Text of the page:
However, one person that remains sceptical over the necessity of a US space force is the Project on Government Oversight military analyst Dan Grazier. He told Space News: “History shows that the creation separate military service will add bureaucratic barriers and largely serve its own ends, making it more difficult for the other branches to get the support they need to achieve their missions on Earth.”
How will the US space force train?
While the main remit of training and equipment for the US space force currently falls under the AFSP, defence firms in the industry are already looking at how they can support an independent space force.
Candian firm CAE already works with the US Army Space and Missile Defence Command to provide training and simulation space-based systems, while Kratos is also looking at space force training opportunities, which will be different to existing military methods.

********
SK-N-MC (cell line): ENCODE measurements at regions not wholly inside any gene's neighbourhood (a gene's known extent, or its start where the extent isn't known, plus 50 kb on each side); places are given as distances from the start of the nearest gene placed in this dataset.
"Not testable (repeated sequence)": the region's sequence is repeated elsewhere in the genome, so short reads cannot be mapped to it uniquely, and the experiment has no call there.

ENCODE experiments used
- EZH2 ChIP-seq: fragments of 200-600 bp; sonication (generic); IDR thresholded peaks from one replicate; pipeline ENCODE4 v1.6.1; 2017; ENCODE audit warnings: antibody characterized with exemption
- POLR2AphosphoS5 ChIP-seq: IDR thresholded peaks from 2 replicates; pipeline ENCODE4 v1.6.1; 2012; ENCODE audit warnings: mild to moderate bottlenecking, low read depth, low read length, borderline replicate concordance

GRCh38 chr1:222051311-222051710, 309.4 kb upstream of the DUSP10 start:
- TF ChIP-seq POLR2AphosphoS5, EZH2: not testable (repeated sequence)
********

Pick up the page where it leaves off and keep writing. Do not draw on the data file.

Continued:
Kratos senior vice-president for satcom products and federal satellite solutions Frank Backes said “Current space training systems are space-program focused. You would have a training system that is focused on GPS or remote sensing satellites or milsatcom, as an example, and the current training environment is sufficient to support introductory training.
“Space force training kind of opens the aperture to include anomalies of those satellites and threat training to understand how adversaries may attack a particular satellite capability.”
The DoD is also asking the industry for US space force uniform early design concepts.